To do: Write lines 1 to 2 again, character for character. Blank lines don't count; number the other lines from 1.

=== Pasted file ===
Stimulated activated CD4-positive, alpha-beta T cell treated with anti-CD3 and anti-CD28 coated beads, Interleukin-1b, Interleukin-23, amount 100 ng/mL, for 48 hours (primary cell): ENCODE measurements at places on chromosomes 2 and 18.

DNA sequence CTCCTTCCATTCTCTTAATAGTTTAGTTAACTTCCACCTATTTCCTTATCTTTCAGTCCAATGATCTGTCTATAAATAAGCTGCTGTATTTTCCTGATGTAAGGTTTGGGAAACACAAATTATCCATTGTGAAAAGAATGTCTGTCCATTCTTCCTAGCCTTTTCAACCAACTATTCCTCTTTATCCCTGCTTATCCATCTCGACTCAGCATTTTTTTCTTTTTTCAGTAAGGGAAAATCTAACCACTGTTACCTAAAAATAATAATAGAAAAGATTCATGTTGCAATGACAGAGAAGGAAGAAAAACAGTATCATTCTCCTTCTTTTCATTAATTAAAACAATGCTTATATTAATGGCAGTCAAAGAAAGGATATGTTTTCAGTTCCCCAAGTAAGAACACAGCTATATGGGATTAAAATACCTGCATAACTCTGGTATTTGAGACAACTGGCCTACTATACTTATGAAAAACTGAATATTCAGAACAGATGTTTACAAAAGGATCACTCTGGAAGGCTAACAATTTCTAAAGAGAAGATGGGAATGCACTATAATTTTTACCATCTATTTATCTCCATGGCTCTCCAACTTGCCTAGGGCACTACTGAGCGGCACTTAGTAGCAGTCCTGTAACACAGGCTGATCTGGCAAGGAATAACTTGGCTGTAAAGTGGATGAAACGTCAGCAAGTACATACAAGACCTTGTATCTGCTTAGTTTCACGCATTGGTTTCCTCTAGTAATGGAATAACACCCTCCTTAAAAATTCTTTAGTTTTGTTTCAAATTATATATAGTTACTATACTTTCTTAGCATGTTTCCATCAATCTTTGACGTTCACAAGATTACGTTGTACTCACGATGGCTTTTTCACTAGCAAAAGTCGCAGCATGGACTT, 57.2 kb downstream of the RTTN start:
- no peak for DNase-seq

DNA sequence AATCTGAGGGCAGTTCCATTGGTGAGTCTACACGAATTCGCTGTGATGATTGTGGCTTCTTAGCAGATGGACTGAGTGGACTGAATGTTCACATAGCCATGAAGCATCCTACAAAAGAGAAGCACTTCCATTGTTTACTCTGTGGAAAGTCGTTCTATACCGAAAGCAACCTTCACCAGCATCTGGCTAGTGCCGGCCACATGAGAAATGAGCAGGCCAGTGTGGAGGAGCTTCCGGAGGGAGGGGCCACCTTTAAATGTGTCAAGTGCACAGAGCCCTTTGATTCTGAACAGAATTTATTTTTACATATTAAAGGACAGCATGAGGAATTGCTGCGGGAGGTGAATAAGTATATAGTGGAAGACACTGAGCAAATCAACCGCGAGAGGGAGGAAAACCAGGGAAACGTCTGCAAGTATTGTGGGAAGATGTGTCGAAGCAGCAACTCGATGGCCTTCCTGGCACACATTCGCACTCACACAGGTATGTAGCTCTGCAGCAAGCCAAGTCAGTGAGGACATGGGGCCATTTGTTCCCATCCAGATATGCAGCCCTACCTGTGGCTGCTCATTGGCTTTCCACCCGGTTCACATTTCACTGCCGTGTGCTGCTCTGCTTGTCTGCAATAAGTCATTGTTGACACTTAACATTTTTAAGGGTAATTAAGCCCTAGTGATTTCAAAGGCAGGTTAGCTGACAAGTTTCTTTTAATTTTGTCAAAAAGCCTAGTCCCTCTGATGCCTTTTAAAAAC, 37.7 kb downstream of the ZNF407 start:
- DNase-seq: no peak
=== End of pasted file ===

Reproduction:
Stimulated activated CD4-positive, alpha-beta T cell treated with anti-CD3 and anti-CD28 coated beads, Interleukin-1b, Interleukin-23, amount 100 ng/mL, for 48 hours (primary cell): ENCODE measurements at places on chromosomes 2 and 18.

DNA sequence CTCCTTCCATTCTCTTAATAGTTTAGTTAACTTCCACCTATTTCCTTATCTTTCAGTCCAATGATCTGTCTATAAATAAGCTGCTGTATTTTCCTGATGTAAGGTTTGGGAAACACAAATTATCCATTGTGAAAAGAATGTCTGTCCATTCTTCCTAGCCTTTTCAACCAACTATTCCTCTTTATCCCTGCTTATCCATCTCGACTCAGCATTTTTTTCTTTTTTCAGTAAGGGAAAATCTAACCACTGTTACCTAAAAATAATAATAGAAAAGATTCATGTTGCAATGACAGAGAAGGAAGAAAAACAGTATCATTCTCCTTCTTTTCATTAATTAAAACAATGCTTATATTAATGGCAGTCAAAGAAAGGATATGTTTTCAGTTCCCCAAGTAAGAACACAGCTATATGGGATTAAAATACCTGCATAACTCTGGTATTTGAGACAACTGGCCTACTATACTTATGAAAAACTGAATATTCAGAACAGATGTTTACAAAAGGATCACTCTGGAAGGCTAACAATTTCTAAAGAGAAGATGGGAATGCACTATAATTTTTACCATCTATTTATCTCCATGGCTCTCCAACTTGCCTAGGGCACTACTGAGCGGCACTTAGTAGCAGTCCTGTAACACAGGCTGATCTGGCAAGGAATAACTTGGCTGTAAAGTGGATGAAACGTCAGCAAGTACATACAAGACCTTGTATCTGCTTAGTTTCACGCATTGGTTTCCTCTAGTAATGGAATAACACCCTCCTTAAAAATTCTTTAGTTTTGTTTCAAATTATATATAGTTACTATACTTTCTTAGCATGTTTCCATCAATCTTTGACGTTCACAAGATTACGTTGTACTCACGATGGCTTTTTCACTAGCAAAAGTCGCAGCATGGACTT, 57.2 kb downstream of the RTTN start: